While the issue of sexual assaults in massage facilities may have faded from the headlines in the past few months, it’s far from fading out of reality.
The topic first became viral news in November of 2017, when the national spa franchise, Massage Envy, was accused of mishandling the sexual assault reports of over 180 female clients. Even more disturbing than the numbers were the company policies unearthed in the investigation. Massage Envy franchisees had been trained to prioritize public image and customer retention above all else. Complaints were to be handled in-house, and accusers were required to return to the scene of the crime in order for their reports to be considered credible.
New Policies Serve the Same Old Purpose: Public Image
Massage Envy initially denied all responsibility for activities at franchise locations. A month later, they backtracked on this statement and rolled out a new sexual assault prevention policy. The new policy requires annual therapist background checks and instructs franchisees to offer any accusers a private place in which to call law enforcement.
The policy does not, however, require managers to report any incidents themselves, either to law enforcement or to state regulatory boards. And, as some former employees note, it was only instituted in the wake of public outcry and lost revenue.
Before 2017, Massage Envy already knew about the frequent sexual assaults and took no preventative action. Perpetrators were allowed to continue work after multiple accusations, or were quietly fired with no record of their actions, allowing them to continue massage work in other spas.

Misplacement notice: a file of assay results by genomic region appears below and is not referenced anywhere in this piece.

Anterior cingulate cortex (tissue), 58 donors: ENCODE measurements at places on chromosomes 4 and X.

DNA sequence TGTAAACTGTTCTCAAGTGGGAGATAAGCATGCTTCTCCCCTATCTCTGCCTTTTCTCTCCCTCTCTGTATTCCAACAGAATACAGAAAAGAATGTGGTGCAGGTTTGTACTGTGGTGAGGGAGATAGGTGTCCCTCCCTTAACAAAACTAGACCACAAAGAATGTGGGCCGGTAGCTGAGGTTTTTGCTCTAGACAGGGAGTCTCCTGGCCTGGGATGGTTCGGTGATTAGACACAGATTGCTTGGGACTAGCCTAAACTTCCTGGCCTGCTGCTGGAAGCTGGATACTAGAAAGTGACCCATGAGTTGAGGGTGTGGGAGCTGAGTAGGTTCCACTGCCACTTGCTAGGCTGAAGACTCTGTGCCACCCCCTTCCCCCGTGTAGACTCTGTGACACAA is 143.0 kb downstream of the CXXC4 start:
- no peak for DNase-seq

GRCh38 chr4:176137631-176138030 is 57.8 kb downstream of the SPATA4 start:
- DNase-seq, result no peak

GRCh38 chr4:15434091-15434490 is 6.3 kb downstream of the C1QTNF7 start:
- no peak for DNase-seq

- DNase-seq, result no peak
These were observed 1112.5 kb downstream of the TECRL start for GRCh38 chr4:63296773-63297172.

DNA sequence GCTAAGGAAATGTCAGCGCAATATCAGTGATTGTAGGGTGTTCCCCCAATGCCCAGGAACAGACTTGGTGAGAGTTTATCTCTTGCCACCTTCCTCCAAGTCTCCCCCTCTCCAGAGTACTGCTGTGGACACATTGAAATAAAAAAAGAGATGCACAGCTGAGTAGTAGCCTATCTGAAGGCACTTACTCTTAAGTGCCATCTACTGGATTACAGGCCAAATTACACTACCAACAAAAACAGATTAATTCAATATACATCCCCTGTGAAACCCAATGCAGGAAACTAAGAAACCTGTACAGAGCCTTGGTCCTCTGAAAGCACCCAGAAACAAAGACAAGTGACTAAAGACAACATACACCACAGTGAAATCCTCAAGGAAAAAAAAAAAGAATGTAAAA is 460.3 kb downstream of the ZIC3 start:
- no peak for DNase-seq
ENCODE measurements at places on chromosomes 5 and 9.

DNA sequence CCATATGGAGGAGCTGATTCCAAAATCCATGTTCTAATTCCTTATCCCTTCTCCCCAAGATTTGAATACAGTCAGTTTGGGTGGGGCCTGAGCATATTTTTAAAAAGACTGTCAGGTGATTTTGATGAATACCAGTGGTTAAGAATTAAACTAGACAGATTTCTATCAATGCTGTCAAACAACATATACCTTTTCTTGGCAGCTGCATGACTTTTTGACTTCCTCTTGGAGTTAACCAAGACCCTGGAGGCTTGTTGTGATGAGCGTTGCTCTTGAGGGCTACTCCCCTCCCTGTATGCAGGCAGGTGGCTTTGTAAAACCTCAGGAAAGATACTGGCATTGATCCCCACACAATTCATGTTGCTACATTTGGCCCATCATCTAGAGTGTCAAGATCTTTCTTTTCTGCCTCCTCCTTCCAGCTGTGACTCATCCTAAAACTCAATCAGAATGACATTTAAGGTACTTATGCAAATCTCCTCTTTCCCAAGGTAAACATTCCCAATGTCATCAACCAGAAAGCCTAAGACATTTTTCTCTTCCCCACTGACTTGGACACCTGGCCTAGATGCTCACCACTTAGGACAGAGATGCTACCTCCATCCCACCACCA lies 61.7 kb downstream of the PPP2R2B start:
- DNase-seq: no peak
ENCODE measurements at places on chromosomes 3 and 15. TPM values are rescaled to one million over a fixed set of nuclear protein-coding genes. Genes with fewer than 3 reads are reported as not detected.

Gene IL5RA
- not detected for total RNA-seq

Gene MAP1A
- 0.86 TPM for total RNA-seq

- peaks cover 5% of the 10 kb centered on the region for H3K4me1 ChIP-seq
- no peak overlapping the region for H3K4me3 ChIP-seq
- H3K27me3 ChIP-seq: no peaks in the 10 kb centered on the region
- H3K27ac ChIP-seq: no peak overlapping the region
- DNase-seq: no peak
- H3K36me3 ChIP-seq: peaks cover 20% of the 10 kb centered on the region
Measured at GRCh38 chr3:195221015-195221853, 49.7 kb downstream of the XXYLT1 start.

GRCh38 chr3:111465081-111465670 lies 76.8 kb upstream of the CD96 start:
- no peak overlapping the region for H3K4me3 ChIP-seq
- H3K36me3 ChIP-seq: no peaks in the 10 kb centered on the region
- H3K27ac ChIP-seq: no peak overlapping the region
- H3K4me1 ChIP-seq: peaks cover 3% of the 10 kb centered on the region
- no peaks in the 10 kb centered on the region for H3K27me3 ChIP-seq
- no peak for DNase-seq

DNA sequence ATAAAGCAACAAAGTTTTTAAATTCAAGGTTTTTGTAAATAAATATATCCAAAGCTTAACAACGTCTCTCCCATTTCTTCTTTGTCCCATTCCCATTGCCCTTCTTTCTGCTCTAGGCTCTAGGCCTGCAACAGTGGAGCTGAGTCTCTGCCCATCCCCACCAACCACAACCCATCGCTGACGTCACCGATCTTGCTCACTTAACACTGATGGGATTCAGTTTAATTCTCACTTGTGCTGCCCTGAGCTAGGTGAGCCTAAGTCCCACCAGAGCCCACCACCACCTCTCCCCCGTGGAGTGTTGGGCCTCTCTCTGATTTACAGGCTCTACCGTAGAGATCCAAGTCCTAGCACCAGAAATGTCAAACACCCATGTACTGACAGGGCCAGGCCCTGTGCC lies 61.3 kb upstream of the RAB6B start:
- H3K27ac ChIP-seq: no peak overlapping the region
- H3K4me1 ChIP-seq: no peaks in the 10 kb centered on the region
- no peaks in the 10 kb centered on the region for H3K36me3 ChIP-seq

Whenever incidents reached the point of legal proceedings, Massage Envy’s lawyers routinely harassed and intimidated victims, calling them negligent for frequenting the spa in the first place and arguing that sexual assault was an “assumed risk” of receiving a massage.
The Georgia Board of Massage Therapy Exists in Name Only
Georgia has suffered more than its share of this nationwide issue, and many local perpetrators are still licensed by the state board. This is due not only to underreporting by spas, but to the practices of the board itself.
An investigation by the Atlanta Journal-Constitution found that, of the 26 complaints filed with the board from 2015-2017, only one disciplinary action was taken, against a masseuse already accused of abusing 13 women. The board, which is openly more concerned with preventing prostitution than patient abuse, claims that it can’t be expected to know about its licensees’ crimes, even when said crimes are in the news or have already led to a conviction.
This level of inaction would be shocking whatever the reason, and some survivors reasonably attribute it to indifference rather than inability, citing unresponsiveness even when they’ve personally provided the necessary information.
Altogether, it’s clear that inadequate regulation of the massage industry goes beyond the policies of a single company. Perhaps it’s time to reexamine the entire practice of massages performed by poorly screened strangers in dark rooms free of chaperones or cameras.
If you’ve already been victimized in such a facility, please know that you can fight back, and you don’t have to do it alone. Reach out to the experts at the Stoddard Firm for a free consultation today.
What To Do If You Have Been Sexually Assaulted At A Massage Parlor
First, call the police immediately and then cooperate fully both with the police department and with the relevant district attorney’s office that will be prosecuting the case. Second, and while its unlikely to do much good, you should report your claim to the Board of Massage Therapy.
Third, call the Stoddard Firm. Unlike the Board of Massage Therapy, we will quickly investigate and determine whether you have a legal case against the massage parlor. Call or contact us online for a free consultation on how our dedicated professionals can help you get the compensation you need and deserve.